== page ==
“I’VE never known it to be an embarrassment for a business leader to be associated with an American president,” declares Max Bazerman of Harvard Business School. Donald Trump, in particular, has positioned himself as a businessman-president, whose corporate acumen would unleash a new era for American business. Investors seemed to believe him—his election prompted a giddy “Trump bump” in the stockmarket—and corporate bosses flocked to his side. This week they fled. For many, it seems as much a clear-eyed business calculation as a moral awakening.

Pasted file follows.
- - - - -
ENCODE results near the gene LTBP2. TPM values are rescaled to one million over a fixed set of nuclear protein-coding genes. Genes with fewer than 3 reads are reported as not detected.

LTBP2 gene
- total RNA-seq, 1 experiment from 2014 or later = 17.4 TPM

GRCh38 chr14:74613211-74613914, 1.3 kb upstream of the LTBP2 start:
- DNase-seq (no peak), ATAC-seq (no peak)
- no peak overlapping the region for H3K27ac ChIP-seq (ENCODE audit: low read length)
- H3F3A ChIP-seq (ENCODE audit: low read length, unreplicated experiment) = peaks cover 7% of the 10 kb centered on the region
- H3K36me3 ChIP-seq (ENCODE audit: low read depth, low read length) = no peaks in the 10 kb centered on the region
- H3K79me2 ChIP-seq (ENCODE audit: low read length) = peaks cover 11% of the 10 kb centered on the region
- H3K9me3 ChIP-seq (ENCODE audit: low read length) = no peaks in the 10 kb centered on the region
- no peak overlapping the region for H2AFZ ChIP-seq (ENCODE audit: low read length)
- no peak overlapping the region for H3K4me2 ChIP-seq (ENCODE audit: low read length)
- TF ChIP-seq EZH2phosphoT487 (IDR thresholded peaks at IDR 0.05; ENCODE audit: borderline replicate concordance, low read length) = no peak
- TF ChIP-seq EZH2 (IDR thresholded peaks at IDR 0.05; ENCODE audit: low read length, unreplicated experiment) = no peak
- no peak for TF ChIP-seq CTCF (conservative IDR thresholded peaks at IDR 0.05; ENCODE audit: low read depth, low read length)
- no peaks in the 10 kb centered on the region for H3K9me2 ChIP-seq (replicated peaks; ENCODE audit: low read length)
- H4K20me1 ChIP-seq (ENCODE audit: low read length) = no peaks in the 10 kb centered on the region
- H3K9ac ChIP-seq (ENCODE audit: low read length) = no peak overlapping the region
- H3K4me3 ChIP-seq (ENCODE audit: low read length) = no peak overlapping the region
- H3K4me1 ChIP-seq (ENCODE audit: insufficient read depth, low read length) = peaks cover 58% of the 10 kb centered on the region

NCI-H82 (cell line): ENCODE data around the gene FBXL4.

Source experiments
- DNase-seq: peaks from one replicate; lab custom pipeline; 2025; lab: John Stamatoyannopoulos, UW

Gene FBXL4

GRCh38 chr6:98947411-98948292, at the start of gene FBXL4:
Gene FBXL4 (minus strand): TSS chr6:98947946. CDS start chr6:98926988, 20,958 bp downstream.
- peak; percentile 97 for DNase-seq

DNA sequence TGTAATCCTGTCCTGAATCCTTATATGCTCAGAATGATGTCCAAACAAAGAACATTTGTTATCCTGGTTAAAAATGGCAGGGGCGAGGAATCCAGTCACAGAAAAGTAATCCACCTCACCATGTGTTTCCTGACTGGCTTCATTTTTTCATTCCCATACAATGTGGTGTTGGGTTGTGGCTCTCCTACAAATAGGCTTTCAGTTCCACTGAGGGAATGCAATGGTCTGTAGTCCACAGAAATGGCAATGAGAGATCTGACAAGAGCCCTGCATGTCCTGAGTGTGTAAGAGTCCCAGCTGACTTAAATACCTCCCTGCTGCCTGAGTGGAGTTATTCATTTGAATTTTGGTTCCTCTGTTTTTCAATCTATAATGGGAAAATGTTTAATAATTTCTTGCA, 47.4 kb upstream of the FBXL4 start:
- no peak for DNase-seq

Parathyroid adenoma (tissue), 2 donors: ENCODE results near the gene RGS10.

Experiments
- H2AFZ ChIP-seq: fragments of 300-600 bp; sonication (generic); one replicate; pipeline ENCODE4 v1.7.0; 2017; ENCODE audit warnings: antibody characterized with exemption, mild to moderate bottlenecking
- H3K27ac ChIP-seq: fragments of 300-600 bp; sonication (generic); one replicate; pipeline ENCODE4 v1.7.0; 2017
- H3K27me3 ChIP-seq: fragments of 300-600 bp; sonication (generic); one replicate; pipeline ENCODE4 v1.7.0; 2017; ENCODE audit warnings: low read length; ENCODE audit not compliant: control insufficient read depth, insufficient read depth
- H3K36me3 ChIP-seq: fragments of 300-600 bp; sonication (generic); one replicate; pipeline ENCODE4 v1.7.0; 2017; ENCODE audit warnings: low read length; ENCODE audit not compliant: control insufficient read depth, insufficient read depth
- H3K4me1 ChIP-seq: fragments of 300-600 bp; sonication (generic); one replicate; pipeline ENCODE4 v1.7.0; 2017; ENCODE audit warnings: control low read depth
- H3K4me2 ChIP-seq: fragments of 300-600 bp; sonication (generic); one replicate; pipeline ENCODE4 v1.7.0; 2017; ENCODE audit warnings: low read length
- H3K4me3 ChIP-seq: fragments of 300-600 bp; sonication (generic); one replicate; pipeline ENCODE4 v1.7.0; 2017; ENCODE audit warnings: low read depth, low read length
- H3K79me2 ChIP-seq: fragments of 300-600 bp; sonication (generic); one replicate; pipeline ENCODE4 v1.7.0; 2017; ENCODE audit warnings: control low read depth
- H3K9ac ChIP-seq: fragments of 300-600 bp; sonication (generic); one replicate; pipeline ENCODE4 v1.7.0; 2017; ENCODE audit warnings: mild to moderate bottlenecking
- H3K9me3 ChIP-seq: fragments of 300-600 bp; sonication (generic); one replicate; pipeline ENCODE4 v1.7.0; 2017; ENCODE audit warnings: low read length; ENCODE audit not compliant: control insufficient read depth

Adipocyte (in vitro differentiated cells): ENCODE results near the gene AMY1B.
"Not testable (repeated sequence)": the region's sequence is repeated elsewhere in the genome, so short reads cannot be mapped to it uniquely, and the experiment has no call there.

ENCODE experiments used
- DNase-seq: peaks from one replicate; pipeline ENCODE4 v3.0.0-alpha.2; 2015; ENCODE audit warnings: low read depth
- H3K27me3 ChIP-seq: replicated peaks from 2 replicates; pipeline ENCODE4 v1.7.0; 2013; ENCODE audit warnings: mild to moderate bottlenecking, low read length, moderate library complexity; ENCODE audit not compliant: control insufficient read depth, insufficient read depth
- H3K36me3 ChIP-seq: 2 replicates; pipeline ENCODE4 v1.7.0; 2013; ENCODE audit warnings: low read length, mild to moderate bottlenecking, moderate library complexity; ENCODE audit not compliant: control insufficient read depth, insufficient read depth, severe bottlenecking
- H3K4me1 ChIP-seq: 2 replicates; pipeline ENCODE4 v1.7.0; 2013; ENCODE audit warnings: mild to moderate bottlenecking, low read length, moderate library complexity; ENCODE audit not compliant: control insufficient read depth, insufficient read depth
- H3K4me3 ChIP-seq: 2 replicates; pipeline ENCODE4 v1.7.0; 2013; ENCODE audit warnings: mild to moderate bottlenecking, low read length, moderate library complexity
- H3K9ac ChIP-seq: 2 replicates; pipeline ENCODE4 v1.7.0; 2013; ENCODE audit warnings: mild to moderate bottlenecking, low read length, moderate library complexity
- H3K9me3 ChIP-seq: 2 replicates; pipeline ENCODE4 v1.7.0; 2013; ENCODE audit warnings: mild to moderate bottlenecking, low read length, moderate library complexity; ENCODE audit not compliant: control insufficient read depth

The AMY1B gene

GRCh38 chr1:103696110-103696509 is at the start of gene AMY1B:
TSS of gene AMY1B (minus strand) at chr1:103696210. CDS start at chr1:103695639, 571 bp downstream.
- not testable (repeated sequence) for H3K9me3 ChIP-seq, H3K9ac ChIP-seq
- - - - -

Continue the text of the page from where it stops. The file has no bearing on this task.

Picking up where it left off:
Some distanced themselves more quickly than others. The trigger was Mr Trump’s reluctance to condemn neo-Nazis and white supremacists who staged violent protests in Virginia on August 12th. Kenneth Frazier (pictured), chief executive of Merck, a big pharmaceutical firm, was the first to leave Mr Trump’s advisory council on manufacturing. On August 14th Mr Trump denounced racist groups in a scripted statement. But the bosses of Under Armour, a sporting-goods outfit, and Intel, a computer-chip giant, defected, too.
On August 15th Mr Trump appeared once again to equate white supremacists with demonstrators opposing them. As word leaked the next day that chief executives might resign en masse, Mr Trump swiftly tweeted that he was disbanding his manufacturing council and his strategic and policy forum,…
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